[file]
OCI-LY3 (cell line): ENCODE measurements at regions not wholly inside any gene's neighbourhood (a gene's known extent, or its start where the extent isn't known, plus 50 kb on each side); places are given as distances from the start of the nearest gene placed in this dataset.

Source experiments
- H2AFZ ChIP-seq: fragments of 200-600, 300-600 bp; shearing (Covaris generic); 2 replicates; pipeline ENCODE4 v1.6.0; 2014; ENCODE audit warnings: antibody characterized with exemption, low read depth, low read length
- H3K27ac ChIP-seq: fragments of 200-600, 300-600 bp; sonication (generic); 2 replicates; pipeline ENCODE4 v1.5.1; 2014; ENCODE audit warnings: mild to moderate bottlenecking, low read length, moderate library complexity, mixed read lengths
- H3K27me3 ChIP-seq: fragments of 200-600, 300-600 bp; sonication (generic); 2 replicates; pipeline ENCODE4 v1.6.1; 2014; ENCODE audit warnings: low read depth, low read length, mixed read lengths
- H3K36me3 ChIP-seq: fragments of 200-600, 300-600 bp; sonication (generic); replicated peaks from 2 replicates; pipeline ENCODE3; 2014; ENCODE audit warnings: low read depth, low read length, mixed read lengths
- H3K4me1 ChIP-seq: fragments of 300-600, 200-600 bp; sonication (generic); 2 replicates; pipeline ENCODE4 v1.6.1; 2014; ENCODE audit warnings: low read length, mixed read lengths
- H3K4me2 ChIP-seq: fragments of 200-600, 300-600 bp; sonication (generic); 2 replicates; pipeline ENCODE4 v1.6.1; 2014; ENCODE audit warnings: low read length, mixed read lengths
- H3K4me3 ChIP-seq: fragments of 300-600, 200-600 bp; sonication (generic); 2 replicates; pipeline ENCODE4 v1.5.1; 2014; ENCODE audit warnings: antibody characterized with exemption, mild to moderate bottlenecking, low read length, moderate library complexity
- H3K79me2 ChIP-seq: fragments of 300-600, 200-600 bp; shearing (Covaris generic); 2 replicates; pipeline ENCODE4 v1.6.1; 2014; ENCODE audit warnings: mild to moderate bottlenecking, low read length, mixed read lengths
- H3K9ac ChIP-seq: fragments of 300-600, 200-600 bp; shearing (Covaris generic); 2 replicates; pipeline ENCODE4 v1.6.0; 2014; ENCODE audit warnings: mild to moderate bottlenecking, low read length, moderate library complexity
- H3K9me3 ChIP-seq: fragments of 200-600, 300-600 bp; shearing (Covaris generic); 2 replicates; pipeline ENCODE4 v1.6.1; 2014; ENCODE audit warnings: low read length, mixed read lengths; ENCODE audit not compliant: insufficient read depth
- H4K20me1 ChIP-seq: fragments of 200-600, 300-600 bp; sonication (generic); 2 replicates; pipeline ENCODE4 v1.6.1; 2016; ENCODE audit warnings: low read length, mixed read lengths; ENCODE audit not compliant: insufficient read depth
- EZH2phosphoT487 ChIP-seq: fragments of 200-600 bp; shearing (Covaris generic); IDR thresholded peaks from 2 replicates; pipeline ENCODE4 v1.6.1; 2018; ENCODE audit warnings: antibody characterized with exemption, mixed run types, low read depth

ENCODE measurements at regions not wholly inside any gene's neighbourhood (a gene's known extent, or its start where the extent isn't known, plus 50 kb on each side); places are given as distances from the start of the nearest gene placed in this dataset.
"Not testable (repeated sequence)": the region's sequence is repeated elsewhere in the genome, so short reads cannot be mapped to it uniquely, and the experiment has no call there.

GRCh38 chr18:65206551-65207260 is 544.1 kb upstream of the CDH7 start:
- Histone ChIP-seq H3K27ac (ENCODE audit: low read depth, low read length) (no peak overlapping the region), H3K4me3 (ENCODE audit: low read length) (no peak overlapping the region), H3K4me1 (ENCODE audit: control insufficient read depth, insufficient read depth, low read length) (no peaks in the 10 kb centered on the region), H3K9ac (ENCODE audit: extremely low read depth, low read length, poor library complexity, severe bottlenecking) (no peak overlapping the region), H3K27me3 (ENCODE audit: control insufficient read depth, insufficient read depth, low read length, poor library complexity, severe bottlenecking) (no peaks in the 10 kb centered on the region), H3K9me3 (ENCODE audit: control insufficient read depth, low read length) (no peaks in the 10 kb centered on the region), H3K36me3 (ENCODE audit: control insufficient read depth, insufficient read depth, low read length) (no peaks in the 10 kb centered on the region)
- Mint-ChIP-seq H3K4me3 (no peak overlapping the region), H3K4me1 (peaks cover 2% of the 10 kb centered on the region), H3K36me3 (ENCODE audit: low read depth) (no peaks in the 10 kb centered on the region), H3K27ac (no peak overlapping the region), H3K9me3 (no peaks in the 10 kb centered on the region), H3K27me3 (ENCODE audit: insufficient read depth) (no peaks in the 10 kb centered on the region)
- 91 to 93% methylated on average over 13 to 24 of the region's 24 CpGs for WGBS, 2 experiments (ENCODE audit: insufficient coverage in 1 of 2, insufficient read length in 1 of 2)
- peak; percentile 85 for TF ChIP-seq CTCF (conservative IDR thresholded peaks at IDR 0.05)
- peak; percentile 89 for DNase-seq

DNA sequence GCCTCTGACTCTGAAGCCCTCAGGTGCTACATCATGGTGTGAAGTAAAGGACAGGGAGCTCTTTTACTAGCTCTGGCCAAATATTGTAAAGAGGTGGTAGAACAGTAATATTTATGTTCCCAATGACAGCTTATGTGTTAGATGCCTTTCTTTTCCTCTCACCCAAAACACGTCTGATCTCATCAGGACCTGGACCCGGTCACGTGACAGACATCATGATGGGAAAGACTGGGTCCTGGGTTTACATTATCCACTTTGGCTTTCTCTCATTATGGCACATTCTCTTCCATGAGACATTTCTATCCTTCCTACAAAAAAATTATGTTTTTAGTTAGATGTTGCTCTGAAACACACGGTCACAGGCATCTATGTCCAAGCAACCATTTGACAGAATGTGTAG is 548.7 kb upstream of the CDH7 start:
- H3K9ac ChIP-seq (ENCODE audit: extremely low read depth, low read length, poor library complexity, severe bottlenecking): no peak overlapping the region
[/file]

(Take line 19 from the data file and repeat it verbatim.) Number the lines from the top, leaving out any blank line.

- Mint-ChIP-seq H3K4me3 (no peak overlapping the region), H3K4me1 (peaks cover 2% of the 10 kb centered on the region), H3K36me3 (ENCODE audit: low read depth) (no peaks in the 10 kb centered on the region), H3K27ac (no peak overlapping the region), H3K9me3 (no peaks in the 10 kb centered on the region), H3K27me3 (ENCODE audit: insufficient read depth) (no peaks in the 10 kb centered on the region)